Kal Penn, whose real last name is Modi, is the son of Gujarati immigrants and has made it on the big screen in the beloved ‘Harold and Kumar’ franchise as well as the noted ‘Namesake’, ‘Van Wilder’, ‘Superman Returns’ and most recently, ‘Designated Survivor’, a political drama series. All along Penn has had a strong belief in activism and served in the Obama White House, besides being active in political and civic life. His most recent stint was on Amazon Prime time as host of the eight-part financial docu-series ‘The Giant Beast that is the Global Economy’.
    Kal Penn in Sunnyside.
    Which brings us to Hasan Minhaj who is now into the fifth season of Patriot Act on Netflix since 2018 and it’s a spunky commentary comedy series not afraid to touch global strongmen, taboo topics and dirty politics. A former Daily Show correspondent, Minhaj won a Peabody Award for ‘Patriot Act’ and his comedy special ‘Homecoming King.’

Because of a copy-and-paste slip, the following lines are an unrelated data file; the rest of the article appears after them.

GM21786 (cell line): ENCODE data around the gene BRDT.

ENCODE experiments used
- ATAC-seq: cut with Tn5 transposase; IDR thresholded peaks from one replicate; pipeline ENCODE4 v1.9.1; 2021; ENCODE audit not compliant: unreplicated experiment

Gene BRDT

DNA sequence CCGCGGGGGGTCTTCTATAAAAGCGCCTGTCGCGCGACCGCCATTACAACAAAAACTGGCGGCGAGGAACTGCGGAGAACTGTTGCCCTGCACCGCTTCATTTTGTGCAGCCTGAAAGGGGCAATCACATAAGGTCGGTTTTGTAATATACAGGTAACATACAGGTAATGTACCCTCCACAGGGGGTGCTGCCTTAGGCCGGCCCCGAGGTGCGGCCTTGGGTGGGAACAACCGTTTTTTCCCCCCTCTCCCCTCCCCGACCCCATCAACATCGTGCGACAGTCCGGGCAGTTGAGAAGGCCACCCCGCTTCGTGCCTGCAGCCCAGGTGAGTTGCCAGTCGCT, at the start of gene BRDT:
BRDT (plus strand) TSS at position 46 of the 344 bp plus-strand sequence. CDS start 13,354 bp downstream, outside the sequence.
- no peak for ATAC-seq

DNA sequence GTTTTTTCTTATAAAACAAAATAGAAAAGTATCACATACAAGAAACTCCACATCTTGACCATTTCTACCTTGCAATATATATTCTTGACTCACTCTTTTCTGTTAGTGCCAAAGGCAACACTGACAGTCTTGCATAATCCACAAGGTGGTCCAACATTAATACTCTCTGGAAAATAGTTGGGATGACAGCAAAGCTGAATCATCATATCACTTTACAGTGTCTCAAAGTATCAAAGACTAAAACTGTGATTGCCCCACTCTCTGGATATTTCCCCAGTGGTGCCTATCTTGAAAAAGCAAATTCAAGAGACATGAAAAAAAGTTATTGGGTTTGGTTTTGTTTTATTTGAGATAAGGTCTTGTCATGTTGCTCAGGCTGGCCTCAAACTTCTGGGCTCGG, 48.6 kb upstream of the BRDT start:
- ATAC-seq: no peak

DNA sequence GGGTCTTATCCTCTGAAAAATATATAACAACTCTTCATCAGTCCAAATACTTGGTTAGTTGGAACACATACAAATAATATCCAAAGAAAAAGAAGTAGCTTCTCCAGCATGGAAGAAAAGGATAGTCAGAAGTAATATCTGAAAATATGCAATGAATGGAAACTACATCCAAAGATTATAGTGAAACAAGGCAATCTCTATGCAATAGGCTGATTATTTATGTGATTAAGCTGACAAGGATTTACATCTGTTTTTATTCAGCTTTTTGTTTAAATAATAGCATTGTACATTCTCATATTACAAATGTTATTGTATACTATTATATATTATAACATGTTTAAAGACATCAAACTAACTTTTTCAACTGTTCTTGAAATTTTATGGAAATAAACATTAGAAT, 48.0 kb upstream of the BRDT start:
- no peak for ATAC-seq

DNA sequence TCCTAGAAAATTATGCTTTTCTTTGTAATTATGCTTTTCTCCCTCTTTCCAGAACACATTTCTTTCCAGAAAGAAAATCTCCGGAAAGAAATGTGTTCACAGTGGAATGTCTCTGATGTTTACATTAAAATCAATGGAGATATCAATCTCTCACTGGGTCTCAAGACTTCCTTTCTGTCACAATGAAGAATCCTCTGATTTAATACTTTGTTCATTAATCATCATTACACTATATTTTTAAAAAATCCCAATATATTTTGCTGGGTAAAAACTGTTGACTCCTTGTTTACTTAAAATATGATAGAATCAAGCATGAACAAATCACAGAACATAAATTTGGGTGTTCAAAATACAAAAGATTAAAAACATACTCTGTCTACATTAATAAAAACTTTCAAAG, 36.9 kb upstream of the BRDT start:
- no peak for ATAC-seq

Witty and irreverent, Minhaj has taken on the bad guys of the world, Coke, cruise lines and a host of smaller kingpins on ‘The Patriot Act’. He is the first Indian-American to host the late-night talk shows and as the son of immigrant Muslim parents, he takes on all the dark issues and wrings humour and insights out of them.
    With a gung-ho comedy gang like this behind much-maligned immigrants and would-be immigrants, one sees the erection of a mighty strong invisible, indivisible wall of laughs which keeps immigrants in and, like some secret masala sauce strengthens them and makes them more potent and able to take on the roadblocks in 2020.
    Lavina Melwani is a New York-based journalist who blogs at Lassi with Lavina.
    Read Lavina Melwani's columns here.